Our History

For more than 93 years, United Way of El Paso County has focused on creating long-term, lasting change to make El Paso a better community for everyone. UWEPC also serves as the manager/fiscal agent for the city, county, state and federal employee campaigns. 




In 1923, to avoid duplicating fundraising efforts and expenses, members of the Kiwanis Club established the El Paso Community Chest. This was El Paso’s first community-wide fundraising campaign on behalf of local “charitable and character building organizations.” It ran a one-week campaign to raise $150,000 for charity and benevolent work. 




By 1957, the Community Chest became the United Fund of El Paso and El Paso County. At that time, 16 agencies were represented including human service agencies and for the first time health organizations. Previously, the Chest was primarily an association of charitable agencies but The United Fund was based on the premise that each donor was a member of corporation. Representatives of the givers now made decisions rather than the agencies. 




The United Fund became United Way of El Paso County in 1976. The functional concept of the organization broadened to what is still today’s comprehensive system for addressing community problems through planning, fundraising and allocations. It led to the formation of an independent organization that’s governed by a local board of directors who are business, labor and education representatives as well as community volunteers. Since then, UWEPC has conducted an annual community-wide, primarily workplace giving campaign and by contract serves as the fiscal agent and manager of the city, county, state and federal employee’s charitable campaign.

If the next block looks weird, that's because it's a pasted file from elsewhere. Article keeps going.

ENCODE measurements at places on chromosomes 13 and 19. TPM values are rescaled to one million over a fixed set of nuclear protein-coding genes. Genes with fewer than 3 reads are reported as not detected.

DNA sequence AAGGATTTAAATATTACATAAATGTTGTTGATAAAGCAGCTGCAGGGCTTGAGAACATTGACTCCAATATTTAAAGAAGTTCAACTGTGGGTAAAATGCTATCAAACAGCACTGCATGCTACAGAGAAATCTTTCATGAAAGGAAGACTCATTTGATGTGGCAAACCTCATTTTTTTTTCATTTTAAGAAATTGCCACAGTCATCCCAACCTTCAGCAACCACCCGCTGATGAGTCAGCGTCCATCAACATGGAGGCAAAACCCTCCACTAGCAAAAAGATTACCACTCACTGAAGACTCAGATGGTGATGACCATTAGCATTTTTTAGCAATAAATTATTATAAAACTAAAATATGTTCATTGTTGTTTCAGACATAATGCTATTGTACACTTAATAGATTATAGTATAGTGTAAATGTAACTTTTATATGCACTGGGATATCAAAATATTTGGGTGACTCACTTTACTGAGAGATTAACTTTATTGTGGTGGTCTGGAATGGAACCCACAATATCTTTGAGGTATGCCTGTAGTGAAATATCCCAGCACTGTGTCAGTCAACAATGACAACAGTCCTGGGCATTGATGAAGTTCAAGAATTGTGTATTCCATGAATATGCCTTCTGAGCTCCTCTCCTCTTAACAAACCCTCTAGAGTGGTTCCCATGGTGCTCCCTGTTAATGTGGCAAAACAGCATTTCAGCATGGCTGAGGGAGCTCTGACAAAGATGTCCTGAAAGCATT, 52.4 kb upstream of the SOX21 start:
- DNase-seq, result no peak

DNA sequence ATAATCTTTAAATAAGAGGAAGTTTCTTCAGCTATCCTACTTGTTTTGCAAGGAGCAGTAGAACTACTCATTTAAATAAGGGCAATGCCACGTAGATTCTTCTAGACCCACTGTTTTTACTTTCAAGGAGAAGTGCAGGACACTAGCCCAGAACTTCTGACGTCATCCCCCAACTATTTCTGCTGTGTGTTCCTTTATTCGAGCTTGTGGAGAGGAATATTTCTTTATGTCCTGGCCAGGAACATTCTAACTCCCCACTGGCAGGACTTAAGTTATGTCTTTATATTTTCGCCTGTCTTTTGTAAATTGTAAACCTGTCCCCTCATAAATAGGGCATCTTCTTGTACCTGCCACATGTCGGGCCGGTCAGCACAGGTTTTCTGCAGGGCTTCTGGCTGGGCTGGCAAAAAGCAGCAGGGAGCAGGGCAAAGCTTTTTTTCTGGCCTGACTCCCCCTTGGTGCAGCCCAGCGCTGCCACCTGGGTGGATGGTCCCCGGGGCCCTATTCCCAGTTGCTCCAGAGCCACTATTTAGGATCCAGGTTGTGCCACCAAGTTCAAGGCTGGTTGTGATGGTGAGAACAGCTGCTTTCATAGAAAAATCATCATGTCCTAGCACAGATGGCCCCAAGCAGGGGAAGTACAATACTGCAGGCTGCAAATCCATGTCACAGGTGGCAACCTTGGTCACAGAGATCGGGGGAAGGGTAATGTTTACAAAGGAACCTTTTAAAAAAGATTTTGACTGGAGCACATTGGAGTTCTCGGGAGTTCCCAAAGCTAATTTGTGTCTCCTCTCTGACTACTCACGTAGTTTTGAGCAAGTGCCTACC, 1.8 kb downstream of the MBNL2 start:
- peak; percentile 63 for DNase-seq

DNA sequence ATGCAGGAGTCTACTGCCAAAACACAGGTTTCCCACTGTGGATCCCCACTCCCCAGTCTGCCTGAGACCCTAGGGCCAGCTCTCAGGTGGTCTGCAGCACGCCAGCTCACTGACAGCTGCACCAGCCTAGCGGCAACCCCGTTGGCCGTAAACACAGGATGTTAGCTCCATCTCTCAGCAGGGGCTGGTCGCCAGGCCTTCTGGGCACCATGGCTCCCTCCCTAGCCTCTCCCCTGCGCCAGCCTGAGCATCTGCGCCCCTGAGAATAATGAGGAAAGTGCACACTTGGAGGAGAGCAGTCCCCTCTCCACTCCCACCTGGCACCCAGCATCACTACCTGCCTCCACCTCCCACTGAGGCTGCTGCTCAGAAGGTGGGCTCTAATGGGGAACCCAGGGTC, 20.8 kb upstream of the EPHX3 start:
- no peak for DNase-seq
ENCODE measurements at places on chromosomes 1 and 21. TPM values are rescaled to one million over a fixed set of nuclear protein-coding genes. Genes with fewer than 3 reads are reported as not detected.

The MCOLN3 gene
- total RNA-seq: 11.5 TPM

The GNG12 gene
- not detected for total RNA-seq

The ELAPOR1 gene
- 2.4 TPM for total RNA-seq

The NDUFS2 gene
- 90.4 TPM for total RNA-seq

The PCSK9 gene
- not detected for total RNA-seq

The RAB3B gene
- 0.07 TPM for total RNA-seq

The most significant organizational change since the mid-70s occurred in 2004. Challenged by the ever changing economic and social conditions, UWEPC started a journey toward Community Impact that would create lasting change beyond the dollars raised or the number of programs/services funded. 




In 2007, the board of directors approved the strategic plan with a new mission and vision statement. Moreover, it gave UWEPC three impact areas to focus on– Education, Basic Needs and Income. 





United Way builds strategies that weave diverse resources in clearly defined places to collectively improve outcomes for children, youth, families and neighborhoods. Through the caring power of the community, UWEPC pilots community partnerships to create a positive impact. We also create a collaborative culture through volunteerism, service learning and networking. 


2017 - 2018


After an extensive process, the board of directors approved a new strategic plan in January 2017 that reframes our business model from funder of agencies to connector of resources. Through the community's feedback, an overlay of research and expert data, and discussions with stakeholders and community leaders, United Way strategically narrowed down its impact priorities. Simultaneously, United Way also launched an inclusive process to develop a new funding model.